Faculty invited to collaborate in reimagined 3D printing lab

Two men look at 3D printed object in lab.

Seth Mueller, a civil engineering major, and Assistant Professor Oliver Giraldo-Londoño examine a 3D printed object in the 3D Printing Research and Experiences Lab.

As 3D printing becomes more commonplace in industry, there’s growing interest among governmental agencies to fund research that utilizes this technology. That’s one reason Mizzou Engineering is expanding opportunities for researchers to find new ways to apply the technology.

Faculty are invited to work in the 3D Printing Research & Experiences Lab to collaborate on projects around industrial applications and manufacturing, biomedical innovations and smart materials.

“After 30 years of development, 3D printing has caught the attention of businesses and industries, and its applications are growing exponentially,” said Steven Devlin, Associate Dean of Economic Development and Industrial Engagement and Director for Teaching and Service in the lab. “The materials and technology are improving on a yearly basis. We want to make sure our faculty are incorporating this important tool in their research.”

Currently, 3D printing is used in a variety of applications from printing lightweight parts for more energy-efficient automobiles to origami-inspired structures that start out as compact and expand when needed. Industries are starting to 3D print concrete for rigid, low-cost construction projects. GE has 3D printed parts for jet engines, gas turbines and, most recently, wind turbine blades.

Oliver Giraldo-Londoño, assistant professor and O’Neill Faculty Scholar in Civil & Environmental Engineering, is heading the research side of the lab. He earned his PhD from Georgia Tech, where he used 3D printing to fabricate complex structures and materials obtained with numerical optimization techniques.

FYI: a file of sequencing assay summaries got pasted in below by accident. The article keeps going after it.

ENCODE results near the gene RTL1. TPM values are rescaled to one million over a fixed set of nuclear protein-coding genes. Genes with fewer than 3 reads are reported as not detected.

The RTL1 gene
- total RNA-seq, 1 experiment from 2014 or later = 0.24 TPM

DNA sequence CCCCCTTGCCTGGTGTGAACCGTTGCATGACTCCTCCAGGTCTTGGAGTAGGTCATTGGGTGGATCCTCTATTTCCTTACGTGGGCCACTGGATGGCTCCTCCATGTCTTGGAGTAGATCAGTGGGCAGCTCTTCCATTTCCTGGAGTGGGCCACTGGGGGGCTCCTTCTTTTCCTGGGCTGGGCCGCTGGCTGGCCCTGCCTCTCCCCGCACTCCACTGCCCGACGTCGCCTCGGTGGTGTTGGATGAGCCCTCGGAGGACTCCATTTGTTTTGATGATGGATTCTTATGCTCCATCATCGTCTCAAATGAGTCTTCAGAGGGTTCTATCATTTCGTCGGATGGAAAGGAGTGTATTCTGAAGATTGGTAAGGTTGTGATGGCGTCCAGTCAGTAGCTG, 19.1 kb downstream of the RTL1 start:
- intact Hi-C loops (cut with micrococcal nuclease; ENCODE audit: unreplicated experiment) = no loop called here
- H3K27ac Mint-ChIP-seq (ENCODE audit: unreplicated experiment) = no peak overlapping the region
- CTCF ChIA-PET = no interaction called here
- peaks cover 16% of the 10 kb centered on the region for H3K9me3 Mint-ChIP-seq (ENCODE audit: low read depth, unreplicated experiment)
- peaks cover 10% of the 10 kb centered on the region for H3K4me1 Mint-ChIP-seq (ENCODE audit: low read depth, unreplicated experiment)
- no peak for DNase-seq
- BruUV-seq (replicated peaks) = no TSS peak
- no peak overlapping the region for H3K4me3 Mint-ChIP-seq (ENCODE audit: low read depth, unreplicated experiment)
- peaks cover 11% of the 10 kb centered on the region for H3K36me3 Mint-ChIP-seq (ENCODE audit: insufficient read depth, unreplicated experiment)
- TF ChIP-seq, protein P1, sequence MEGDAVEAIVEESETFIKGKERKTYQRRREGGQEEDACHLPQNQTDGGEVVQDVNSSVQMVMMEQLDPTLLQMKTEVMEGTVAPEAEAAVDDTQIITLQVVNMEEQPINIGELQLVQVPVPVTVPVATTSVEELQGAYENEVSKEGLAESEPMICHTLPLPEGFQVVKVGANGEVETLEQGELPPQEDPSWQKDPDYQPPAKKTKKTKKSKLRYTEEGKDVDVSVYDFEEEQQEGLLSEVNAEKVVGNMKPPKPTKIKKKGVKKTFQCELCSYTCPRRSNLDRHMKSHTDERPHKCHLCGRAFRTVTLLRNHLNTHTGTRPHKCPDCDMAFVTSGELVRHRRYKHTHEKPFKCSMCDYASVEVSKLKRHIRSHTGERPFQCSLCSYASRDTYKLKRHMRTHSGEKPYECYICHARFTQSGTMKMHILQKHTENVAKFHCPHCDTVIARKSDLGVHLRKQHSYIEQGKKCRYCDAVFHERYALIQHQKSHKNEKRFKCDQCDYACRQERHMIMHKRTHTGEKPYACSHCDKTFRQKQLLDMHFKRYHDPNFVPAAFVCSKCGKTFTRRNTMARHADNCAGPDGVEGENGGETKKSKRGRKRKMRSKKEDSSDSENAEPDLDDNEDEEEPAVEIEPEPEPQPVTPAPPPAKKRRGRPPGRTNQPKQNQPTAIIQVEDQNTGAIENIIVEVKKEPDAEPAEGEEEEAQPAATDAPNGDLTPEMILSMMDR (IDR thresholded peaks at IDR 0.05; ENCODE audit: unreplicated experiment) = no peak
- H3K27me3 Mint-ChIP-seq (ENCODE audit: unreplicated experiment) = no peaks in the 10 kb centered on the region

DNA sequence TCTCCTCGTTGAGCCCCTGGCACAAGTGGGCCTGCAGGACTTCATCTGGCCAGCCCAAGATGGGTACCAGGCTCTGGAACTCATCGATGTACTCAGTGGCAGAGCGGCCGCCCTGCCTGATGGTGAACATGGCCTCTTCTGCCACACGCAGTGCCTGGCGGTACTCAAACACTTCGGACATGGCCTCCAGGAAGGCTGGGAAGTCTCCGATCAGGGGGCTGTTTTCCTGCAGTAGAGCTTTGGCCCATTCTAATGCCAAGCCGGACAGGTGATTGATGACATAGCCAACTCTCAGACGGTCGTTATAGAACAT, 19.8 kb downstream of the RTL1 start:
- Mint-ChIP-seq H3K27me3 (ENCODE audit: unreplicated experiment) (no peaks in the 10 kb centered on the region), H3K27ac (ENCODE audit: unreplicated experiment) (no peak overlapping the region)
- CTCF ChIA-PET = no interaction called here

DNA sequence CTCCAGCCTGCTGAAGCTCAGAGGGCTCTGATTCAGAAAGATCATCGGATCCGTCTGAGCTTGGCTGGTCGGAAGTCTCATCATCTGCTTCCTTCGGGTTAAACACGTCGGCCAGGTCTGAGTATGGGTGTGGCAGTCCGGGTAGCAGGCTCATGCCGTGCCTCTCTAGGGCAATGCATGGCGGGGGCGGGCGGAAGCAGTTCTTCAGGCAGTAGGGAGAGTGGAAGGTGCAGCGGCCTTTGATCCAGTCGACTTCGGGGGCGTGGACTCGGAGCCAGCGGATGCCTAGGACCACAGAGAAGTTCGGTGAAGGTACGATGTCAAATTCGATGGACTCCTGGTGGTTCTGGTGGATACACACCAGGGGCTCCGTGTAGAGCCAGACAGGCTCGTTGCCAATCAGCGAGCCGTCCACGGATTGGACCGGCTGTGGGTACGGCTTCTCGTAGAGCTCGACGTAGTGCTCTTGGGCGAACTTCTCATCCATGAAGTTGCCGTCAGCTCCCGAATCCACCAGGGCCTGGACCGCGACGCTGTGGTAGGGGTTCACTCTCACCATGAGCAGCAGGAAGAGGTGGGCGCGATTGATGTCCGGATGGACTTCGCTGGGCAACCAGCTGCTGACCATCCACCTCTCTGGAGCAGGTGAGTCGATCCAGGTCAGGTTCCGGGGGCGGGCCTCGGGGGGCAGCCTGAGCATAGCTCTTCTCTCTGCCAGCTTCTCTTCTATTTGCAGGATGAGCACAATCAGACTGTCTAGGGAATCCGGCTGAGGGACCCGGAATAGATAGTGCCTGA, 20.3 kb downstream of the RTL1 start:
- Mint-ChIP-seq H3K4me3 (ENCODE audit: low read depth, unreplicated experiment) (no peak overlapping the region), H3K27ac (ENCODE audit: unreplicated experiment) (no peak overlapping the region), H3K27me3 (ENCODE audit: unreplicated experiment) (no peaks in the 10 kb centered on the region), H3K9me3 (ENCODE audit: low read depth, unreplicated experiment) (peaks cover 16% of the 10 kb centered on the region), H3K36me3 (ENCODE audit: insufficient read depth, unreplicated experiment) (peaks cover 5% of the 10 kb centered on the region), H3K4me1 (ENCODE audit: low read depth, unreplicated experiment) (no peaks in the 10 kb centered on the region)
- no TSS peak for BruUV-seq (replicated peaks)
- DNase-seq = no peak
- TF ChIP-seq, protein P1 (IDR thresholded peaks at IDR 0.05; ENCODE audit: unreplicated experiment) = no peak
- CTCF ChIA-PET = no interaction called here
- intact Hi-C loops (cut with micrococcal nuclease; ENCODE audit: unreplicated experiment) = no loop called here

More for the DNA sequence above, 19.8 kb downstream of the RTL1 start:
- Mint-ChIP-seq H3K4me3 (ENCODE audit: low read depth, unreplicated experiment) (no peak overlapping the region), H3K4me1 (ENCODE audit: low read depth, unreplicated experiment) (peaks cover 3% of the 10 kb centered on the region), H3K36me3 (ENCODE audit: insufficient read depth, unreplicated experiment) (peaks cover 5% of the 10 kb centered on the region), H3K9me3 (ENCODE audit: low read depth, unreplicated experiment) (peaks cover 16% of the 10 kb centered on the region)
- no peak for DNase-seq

Giraldo-Londoño is now recruiting faculty whose research could benefit from 3D printing technology. Specifically, he is interested in collaborating with faculty from biological and medical disciplines to study applications such as 3D-printed self-healing materials.

“This material can heal itself like skin,” he said. “It can be used in robotics, especially soft robots that are prone to damage. And it can have a tremendous impact on the biomedical sector.”

Giraldo-Londoño is also exploring future projects around four-dimensional printing of materials that can change shape over time with varying temperatures or electromagnetic forces, as well as bringing concrete printing capabilities to Mizzou.

“This is an opportunity to compete for grants and contracts using a new technology, with potential in a number of engineering and scientific disciplines,” Devlin said. “The federal government and state governments are interested in how this technology can improve our performance.”

Learn more about collaborating with the 3D Printing & Experiences Lab at Mizzou Engineering

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